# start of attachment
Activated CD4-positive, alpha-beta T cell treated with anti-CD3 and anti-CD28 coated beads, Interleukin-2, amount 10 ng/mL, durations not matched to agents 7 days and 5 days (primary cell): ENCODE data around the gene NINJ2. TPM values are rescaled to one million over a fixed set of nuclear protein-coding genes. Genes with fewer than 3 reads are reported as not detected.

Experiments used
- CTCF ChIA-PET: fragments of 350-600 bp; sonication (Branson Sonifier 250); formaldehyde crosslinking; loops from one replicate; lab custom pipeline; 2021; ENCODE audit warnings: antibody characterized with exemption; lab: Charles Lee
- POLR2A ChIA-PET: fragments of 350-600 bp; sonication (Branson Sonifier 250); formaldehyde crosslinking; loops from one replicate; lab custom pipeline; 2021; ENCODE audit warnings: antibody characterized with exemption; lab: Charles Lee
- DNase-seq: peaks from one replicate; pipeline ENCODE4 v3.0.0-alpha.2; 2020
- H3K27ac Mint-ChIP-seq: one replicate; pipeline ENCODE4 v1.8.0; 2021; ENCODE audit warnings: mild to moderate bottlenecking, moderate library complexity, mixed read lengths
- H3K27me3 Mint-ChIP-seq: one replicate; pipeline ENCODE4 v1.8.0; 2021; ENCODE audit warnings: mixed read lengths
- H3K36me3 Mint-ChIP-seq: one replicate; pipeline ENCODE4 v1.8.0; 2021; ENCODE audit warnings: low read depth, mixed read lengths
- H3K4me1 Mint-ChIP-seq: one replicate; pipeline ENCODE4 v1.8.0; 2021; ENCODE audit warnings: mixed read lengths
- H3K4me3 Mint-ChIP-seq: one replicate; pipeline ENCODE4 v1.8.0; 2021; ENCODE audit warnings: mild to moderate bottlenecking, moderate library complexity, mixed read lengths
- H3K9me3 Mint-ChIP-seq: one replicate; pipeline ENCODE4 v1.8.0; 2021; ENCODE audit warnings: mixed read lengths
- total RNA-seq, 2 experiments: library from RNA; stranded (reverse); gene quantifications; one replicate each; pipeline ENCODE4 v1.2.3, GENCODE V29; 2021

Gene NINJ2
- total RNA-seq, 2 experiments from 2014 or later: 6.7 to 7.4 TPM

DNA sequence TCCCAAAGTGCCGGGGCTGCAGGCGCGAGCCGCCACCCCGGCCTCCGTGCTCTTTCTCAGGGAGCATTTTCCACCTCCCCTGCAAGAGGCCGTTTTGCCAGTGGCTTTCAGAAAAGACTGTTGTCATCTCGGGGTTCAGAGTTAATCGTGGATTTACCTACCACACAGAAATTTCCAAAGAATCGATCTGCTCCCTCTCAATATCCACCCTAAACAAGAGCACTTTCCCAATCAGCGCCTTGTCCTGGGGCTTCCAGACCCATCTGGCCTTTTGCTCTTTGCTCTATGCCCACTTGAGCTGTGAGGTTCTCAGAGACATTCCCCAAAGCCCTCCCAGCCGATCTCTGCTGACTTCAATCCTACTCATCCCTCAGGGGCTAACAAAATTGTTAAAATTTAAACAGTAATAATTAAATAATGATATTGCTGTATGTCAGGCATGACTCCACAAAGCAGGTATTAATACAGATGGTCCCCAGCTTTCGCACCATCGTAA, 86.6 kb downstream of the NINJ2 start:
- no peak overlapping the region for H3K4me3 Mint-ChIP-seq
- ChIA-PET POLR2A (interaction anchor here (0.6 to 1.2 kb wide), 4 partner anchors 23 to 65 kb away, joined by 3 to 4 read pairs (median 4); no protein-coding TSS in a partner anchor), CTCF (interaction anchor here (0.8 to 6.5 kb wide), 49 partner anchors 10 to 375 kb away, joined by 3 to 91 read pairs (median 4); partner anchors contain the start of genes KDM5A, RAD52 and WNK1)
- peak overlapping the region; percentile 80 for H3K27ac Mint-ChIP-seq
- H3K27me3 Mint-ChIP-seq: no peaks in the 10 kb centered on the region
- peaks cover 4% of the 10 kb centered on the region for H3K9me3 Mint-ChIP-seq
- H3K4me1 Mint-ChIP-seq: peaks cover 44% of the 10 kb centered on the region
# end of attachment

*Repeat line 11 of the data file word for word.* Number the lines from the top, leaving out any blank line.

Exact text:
- H3K9me3 Mint-ChIP-seq: one replicate; pipeline ENCODE4 v1.8.0; 2021; ENCODE audit warnings: mixed read lengths